The Dystopian Vision of Hong Kong’s First Successful Sci-Fi Writer

It is the year 2100. A man-made island exists between Wan Chai and Tsim Sha Tsui that is enshrined in a giant, pollution-defying dome. Home to the mega rich, beyond this hallowed zone lie the slums of a city in which wealth disparity has spun out of control. Economic growth has ground to a halt, and those that suffer most struggle to find suitable homes. Shantytowns sprawl across Kowloon.

This is how Albert Tam envisions his city’s future. The 44-year-old science fiction writer and film consultant admits that he is a pessimist, and that this pessimism colours his work and drives his passion to depict dystopian worlds that serve as warnings for where our society is headed. He is the author of 11 novels, several of which have earned accolades across China and Taiwan. Arguably Hong Kong’s only notable science fiction writer, Tam has long been inspired by his home city.

Albert Tam in Sai Ying Pun – Photograph of Viola Gaskell

“Hong Kong, and in fact the world, do not hold bright futures,” he says. “The current growth models are not sustainable and we all have to face the unprecedented climactic and environmental changes.” This unsustainable growth comes hand in hand with technology that is developing so fast, humans will soon be totally unable to cope without it. These are the ideas that shape his writing, which is often set in a dystopian version of Hong Kong.

While Tam might be the only award-winning science fiction writer in Hong Kong, he is certainly not the only creative to use the city’s streets as a backdrop. The recently released film Ghost in the Shell, based on an acclaimed Japanese manga first published in 1989, is one of the many examples of how the city’s singular density and distinctive architecture have informed visions of the future. Ridley Scott’s 1982 film Blade Runner is another example – an incredibly prescient work that looks a lot like parts of Hong Kong today. Its sequel is slated for release this year.

Blade Runner is one of the major influences in my writing, especially the stunning visuals, the sound track and the hybrid of different cultures – one guy even speaks Cantonese,” says Tam. The Philip K. Dick novel on which Scott’s movie is based, Do Androids Dream of Electric Sheep?, is even better, he advises, as it explores more deeply the themes of identity and what it means to be human or android.

Trilogy Humanoid software describes the mysterious disappearance of a noodle shop owner – Courtesy Albert Tam

I meet Tam in Sai Ying Pun, a district Tam has called home for 15 years and which has transformed rapidly since the MTR opened two years ago. He leads me through the increasingly gentrified streets, where family-run noodle shops and local-style diners have been pushed out by high end eateries. I asked Tam to show me the futuristic slices of Hong Kong that scare him, and here we are. “The real estate hegemony is a real concern to Hong Kong people,” he says. Tong lau, caa caan teng and wonton noodle places – those are close to the hearts of many Hong Kong people,” but they are thinning out in neighbourhoods like Sai Ying Pun.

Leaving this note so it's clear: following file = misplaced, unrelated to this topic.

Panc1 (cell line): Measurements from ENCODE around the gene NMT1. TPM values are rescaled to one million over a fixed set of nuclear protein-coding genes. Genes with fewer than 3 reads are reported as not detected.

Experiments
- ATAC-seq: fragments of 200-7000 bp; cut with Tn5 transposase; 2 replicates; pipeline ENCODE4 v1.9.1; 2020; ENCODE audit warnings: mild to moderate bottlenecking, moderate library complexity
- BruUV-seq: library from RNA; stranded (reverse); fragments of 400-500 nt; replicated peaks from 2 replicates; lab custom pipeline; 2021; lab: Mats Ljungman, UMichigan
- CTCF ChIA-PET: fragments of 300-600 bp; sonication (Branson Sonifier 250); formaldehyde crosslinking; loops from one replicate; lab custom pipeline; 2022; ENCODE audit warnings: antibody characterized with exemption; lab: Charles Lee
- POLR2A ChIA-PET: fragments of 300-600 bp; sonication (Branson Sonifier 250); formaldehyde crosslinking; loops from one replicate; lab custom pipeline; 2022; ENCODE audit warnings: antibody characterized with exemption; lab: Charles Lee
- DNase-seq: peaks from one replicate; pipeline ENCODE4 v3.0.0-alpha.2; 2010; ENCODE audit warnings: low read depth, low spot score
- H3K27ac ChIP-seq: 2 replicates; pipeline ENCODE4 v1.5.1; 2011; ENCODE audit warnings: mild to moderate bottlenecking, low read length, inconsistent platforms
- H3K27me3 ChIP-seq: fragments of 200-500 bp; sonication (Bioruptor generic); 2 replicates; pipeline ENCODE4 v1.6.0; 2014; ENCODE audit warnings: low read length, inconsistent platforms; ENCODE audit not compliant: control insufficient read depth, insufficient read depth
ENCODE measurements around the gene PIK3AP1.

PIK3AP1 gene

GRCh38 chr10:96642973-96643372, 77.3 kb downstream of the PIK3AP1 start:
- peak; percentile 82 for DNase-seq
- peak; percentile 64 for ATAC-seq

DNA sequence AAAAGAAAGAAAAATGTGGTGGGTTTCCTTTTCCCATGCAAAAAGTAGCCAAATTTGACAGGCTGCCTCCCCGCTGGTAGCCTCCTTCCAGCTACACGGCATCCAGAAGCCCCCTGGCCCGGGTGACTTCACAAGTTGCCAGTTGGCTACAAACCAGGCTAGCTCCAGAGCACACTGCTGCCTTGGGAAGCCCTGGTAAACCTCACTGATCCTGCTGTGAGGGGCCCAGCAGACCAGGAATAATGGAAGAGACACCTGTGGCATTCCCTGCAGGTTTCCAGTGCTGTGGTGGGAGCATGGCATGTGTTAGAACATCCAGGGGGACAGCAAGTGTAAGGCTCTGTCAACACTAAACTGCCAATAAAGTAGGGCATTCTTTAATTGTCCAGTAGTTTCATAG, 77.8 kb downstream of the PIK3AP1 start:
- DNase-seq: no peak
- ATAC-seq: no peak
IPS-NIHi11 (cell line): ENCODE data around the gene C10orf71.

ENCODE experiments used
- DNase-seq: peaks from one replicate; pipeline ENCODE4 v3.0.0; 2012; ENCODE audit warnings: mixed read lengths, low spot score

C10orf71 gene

Tam’s most popular series attest to his strong Hong Kong influence. Partially narrated by a robot, Humanoid Software is a three-part cyberpunk thriller centred around the mysterious death of a noodle shop owner in Western District. With greedy property developers high on the list of suspects, it’s a politically-bent yarn that taps into anxieties pertaining to Hong Kong, while incorporating a futuristic dimension that breathes life and personality into technology.

First published in 2010, the series now includes three books, the most recent of which is not available in mainland China, due to its focus on corruption and iniquity. Written in Chinese, it has yet to be published in English, but it may be translated in the future.

“Hong Kong’s culture, cityscape and society are important elements in my works,” says Tam. “As an international city where East meets West, with the rapid beat of living and consumption, micro habitats, hyper-capitalism, political disillusion, one in five of the people probably living under the poverty line – all these are saying to me that I’m [living] in a dystopian and hyperreal city.”

Those shops that will disappear – Photograph of Viola Gaskell

Tam’s first entry point into the world of science fiction was George Orwell’s 1984, which he read in middle school and which had a big impact on him. He still remembers finishing the book while taking the Star Ferry to Central on a sunny day. “I closed the book and felt that both sides of the harbour were calling me, and that oddly none of it looked familiar to me,” he says. “I realised that somehow, Big Brother, in some social disguise, was watching me.”